I certainly agree that there is something like a universal grammar for human language. I've worked with AI people in developing "intelligent" programs for medical applications. The idea was to get the computer to "think" like a physician. These programs are moderately successful and are improving all the time. However, we all understood that that the use of the predicate calculus was justified based on its utility, not because it was model for how the human brain actually processes language. In other words, we wanted to be clear that we were not making claims that the predicate calculus is the best possible model for a universal grammar. The predicate calculus can deal with the "shifting" hierarchies that occur between specific grammars and semantic structures, but the individual programs are language specific.
 
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  • #30
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The wide variety of serial utterance arrangements is why serial computers struggle with human language comprehension. But hierarchically operating human brains don't.
I missed this comment. It would that seem that grammars that make heavy use of morphology would be more amenable to serial processing. There is considerable freedom in how to arrange words in a sentence in highly inflected languages which would suggest that all languages are not equal in terms of the modeling grammars in computer programs. The difficulties with semantic structures also depend on how well developed classification trees are in a given language. Some languages are 'flatter' than others.
 
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  • #31
apeiron
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You mean humans could make it easier for computers by adopting grammar with built-in pointers that direct back to the hierarchy that generated them - and then stuck to those rules :-)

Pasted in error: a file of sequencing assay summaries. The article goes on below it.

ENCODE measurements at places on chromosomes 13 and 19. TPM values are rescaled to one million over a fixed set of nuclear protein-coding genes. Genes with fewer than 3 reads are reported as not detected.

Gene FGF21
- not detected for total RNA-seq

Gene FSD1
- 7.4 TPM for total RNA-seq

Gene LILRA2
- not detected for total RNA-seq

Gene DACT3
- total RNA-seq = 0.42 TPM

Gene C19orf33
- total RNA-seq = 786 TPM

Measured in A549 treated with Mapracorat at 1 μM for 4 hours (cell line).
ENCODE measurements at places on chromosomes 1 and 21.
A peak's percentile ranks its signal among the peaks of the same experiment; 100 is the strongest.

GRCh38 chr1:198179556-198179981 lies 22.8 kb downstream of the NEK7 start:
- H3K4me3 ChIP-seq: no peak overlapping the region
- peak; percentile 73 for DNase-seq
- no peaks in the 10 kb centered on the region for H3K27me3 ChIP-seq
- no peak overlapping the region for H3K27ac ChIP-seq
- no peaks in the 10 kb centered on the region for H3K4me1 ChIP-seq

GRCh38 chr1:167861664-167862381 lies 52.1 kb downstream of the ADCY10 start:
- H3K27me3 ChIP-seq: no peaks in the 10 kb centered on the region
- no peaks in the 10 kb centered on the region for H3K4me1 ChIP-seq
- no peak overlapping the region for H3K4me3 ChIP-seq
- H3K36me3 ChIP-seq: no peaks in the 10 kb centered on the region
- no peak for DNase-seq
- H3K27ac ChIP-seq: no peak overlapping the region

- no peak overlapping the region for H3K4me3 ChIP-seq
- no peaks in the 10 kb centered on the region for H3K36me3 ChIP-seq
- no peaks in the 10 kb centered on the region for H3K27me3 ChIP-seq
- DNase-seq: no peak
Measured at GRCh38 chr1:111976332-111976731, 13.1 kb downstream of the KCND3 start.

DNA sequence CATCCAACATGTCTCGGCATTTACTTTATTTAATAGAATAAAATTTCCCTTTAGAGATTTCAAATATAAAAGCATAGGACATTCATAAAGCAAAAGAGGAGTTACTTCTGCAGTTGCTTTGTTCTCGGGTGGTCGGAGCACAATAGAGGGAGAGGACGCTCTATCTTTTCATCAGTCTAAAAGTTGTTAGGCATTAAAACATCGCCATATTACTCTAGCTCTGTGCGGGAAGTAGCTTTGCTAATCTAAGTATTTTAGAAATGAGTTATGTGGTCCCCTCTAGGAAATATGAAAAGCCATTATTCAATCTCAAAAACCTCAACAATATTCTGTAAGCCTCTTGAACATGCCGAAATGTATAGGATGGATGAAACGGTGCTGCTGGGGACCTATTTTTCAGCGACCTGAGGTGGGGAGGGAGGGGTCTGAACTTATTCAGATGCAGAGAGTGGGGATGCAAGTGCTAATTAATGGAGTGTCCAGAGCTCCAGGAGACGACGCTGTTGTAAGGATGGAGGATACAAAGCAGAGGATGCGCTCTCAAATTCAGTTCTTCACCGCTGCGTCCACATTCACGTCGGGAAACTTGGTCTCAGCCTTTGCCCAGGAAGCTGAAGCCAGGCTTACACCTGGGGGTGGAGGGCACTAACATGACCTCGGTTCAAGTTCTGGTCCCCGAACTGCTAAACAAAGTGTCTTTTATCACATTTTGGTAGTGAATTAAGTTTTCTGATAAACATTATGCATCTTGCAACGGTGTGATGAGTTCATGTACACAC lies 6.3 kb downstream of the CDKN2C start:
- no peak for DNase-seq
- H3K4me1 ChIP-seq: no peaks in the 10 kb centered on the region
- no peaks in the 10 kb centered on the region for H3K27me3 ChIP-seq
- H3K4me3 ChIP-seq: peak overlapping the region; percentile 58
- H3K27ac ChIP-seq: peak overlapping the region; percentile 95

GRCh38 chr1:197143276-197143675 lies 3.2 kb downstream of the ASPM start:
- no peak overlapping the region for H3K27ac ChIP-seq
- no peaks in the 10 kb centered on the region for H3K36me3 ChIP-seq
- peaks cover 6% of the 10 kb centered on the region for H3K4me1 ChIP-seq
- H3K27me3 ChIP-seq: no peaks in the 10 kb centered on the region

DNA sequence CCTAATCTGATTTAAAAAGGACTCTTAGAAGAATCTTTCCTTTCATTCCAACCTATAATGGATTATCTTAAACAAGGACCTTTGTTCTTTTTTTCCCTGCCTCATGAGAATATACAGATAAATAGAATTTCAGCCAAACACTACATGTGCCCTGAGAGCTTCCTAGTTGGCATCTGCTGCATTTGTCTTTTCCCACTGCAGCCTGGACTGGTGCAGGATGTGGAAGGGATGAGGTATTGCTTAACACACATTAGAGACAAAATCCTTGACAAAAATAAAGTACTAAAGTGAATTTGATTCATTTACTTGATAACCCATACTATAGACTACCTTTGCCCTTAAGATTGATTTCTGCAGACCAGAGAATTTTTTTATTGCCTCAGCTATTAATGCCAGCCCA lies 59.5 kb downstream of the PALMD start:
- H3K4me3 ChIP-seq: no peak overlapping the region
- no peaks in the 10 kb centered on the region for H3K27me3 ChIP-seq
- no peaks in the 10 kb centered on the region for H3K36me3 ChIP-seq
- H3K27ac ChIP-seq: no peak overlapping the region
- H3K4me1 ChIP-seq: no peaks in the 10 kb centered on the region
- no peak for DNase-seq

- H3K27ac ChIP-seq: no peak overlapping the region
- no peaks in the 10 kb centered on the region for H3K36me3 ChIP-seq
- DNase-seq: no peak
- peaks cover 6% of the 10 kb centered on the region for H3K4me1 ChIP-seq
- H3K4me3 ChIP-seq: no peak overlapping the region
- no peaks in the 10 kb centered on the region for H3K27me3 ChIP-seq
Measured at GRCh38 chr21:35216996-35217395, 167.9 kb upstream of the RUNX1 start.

I spent a few years with AI types in the early 70s. Speech recognition was one of the best funded areas (all those military intelligence applications!). That was when the gap between AI and real I became clear to me.
 
  • #32
mgb_phys
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You mean humans could make it easier for computers by adopting grammar with built-in pointers that direct back to the hierarchy that generated them - and then stuck to those rules :-)
You mean like Germans?
 
  • #33
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I spent a few years with AI types in the early 70s. Speech recognition was one of the best funded areas (all those military intelligence applications!). That was when the gap between AI and real I became clear to me.
Like I said, the AI types I worked with clearly recognized that AI was not intended to model the human brain. Do you know what "real I" is?
 
  • #34
apeiron
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Do you know what "real I" is?
Yes. And that's why I switched to hierarchy theory, dissipative structure and systems science approaches to the questions that interested me.

And the GOFAI dreamers still exist. Check out the enthusiasm for Kurzweil's singularity for instance.